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freezing point of biological fluids with glycerol

What is the degree to which the freezing point of blood and other biological fluids is lowered with the help of glycerol. What is the ideal concentration range of glycerol required to achieve this?

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Freezing point of biological fluids with glycerol
What is the degree to which the freezing point of blood and other biological fluids is lowered with the help of glycerol. What is the ideal concentration range of glycerol required to achieve this?
The advantage of including glycerol for freezing point depression in biological samples is that it is non-toxic, soluble in water and allows storage of biological samples at low temperature (<0C) without freezing the sample. This is particularly important for biological samples containing cells (i.e. blood or primary cell cultures). If such a sample is allowed to freeze , water crystals formed can be very damaging and can cause cells to lyse (rupture). In this respect glycerol (or another commonly used "polyol" - polyethylene glycol) acts as a cryoprotectant. The graph below, taken from the Dow Corning site provides a freezing point graph for glycerol /water mixtures as a function of glycerol concentration.
You can see that at a concentration of ~67% glycerol/water (w/w%) the freezing point is lowered to about - 47C.

Reference for above graph -
http://www.dow.com/glycerine/resources/freezept.htm

A possible concern in using too high a concentration of an organic cryoprotectant (including glycerol) is that there is a potential to denature DNA and proteins and disrupt cell membranes and kill cells.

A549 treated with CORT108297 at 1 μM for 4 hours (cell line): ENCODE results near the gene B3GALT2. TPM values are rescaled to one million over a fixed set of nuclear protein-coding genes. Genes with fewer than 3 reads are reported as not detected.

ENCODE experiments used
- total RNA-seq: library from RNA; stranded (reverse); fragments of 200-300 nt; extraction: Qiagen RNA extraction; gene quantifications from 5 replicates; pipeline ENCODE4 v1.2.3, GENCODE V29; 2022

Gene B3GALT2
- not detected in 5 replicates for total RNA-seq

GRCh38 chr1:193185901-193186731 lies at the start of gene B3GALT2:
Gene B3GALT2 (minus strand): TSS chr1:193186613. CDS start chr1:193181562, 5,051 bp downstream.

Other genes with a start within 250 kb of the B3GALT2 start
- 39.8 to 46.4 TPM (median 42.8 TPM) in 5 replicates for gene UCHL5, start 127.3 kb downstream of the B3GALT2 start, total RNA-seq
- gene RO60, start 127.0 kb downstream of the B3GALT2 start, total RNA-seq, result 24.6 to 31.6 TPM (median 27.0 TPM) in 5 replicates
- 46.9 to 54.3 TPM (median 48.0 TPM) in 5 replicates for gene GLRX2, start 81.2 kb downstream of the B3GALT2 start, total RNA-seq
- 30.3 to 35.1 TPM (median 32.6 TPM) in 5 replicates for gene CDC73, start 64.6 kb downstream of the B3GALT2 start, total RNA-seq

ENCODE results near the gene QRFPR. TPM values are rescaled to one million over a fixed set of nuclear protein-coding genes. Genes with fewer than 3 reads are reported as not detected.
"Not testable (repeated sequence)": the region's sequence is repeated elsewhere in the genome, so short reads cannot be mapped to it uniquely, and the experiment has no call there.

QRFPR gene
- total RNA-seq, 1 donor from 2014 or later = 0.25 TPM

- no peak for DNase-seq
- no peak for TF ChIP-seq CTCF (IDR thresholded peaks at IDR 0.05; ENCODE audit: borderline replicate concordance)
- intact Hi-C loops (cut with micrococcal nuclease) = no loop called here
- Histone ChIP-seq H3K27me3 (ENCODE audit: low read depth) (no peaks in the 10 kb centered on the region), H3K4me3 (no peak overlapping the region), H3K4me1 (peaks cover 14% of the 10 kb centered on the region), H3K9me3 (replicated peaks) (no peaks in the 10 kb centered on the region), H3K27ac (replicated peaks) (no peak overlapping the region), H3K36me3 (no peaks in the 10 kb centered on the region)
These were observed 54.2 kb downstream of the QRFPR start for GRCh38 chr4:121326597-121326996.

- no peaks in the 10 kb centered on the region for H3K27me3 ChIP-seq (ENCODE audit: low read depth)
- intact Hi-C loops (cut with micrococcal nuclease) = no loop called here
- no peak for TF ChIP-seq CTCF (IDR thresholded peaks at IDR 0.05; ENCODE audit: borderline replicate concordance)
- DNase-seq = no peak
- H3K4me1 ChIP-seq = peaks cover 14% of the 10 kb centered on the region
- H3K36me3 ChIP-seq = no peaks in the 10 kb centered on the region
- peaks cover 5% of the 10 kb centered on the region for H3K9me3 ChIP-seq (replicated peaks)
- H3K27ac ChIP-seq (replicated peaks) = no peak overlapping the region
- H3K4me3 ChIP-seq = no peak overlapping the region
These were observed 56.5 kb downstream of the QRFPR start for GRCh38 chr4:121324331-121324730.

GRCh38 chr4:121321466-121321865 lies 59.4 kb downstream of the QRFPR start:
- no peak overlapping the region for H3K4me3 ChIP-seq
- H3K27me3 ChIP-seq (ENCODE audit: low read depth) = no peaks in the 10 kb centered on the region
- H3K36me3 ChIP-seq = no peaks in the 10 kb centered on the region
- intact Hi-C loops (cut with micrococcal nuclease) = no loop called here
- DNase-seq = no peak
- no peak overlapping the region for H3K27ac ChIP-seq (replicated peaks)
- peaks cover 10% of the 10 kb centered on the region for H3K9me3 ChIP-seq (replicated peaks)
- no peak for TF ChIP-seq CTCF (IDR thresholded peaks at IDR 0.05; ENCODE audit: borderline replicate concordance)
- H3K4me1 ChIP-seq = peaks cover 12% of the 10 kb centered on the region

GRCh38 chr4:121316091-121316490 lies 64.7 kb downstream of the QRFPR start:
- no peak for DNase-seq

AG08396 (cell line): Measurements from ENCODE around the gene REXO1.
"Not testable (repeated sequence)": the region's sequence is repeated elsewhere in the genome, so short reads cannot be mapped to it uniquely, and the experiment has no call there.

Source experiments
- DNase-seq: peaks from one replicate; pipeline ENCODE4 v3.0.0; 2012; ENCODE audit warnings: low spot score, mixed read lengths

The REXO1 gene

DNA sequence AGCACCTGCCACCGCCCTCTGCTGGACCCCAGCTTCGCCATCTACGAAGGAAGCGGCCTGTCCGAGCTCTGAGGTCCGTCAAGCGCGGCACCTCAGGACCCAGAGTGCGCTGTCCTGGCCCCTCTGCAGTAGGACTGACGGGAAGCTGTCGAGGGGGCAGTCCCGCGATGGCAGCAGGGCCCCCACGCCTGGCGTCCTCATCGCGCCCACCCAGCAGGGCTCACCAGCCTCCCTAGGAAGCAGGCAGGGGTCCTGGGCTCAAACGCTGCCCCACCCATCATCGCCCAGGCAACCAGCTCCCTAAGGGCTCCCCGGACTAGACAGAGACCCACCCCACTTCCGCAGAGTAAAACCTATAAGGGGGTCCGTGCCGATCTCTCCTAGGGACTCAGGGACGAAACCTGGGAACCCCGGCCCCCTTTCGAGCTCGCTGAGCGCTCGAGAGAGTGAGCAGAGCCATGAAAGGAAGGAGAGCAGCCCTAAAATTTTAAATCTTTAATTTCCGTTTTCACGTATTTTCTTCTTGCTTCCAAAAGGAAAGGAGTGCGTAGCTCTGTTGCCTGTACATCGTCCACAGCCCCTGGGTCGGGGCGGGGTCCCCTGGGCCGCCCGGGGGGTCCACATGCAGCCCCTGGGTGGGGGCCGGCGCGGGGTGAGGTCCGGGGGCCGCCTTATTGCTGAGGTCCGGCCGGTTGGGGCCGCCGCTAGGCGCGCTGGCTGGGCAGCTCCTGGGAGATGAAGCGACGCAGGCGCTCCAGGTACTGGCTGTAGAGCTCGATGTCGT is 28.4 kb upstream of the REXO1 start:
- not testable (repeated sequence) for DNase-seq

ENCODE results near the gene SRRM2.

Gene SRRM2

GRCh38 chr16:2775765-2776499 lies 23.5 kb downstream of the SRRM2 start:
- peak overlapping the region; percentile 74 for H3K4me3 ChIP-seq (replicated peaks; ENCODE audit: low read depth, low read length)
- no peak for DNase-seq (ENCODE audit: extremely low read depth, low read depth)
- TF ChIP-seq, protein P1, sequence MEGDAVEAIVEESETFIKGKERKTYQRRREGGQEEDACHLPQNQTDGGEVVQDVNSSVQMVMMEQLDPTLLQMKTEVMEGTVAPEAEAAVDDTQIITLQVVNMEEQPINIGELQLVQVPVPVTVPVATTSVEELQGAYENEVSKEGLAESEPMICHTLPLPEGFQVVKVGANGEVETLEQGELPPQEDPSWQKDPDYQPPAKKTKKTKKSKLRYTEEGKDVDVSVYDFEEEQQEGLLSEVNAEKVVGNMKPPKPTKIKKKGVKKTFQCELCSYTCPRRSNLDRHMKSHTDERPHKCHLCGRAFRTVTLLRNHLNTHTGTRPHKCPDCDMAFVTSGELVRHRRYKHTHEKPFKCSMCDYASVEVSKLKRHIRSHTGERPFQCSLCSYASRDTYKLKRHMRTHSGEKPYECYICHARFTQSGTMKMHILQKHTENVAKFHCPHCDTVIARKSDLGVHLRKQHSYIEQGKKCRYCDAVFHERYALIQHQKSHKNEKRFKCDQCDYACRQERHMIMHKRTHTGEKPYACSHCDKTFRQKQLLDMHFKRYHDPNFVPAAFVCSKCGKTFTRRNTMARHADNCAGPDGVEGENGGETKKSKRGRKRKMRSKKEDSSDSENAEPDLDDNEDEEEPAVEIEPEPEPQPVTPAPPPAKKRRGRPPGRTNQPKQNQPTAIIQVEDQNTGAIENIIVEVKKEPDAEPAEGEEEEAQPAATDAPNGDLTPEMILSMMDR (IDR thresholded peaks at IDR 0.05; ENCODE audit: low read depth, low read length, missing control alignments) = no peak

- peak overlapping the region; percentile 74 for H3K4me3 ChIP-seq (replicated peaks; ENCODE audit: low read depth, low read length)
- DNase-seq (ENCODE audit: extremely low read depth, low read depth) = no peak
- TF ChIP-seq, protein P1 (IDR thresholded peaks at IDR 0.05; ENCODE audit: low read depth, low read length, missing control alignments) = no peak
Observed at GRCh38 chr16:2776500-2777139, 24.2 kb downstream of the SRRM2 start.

Information below on toxicity of glycerol (http://www.cryonet.org/cgi-bin/dsp.cgi?msg=30125 ) is extensive and suggests that glycerol is the least cytotoxic of a number of cryoprotectants evaluated. Results also indicate that glycerol does not lead to denaturation of DNA ( Pharmazie. 2001 Oct;56(10):808-9) even up to 99% glycerol (Biotechnol Bioeng. 2000 May 5;68(3):339-44 ). Proteins including Lysozyme are denatured in many commonly used cryoprotectants, with the single exception of glycerol (Proc Natl Acad Sci U S A. 1999 Feb 16;96(4):1262-7).
In considering an ideal concentration of glycerol, due to its low toxicity, it can be used at a concentration resulting in the maximum depression of freezing point with minimal risk of denaturation or cytotoxicity. The graph above indicates a concentration of 67% (w/w ) glycerol can be used which will lower the freezing point of blood or other biological fluid by ~47C.

Information and references on glycerol cytotoxicity -

Information below (including literature citations) from http://www.cryonet.org/cgi-bin/dsp.cgi?msg=30125 ) is

X-Message-Number: 30125
Date: Wed, 12 Dec 2007 00:07:47 -0800 (PST)
From: oberon@vcn.bc.ca
Subject: no denaturation damage from glycerol

[Not much progress has been made in elucidating the nature of cryoprotectant
toxicity since Dr Fahy produced the following paper in 1986. It has been
proposed that the intrinsic toxicity of cryoprotectants is due largely to
their hydrophobicity, and consequence ability to denature DNA and proteins.
However the rank order of hydrophobicity is a poor predictor of overall
cryoprotectant toxicity. In particular, it does not explain glycerol
toxicity, since this solvent ...

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A freezing point of biological fluids with glycerol

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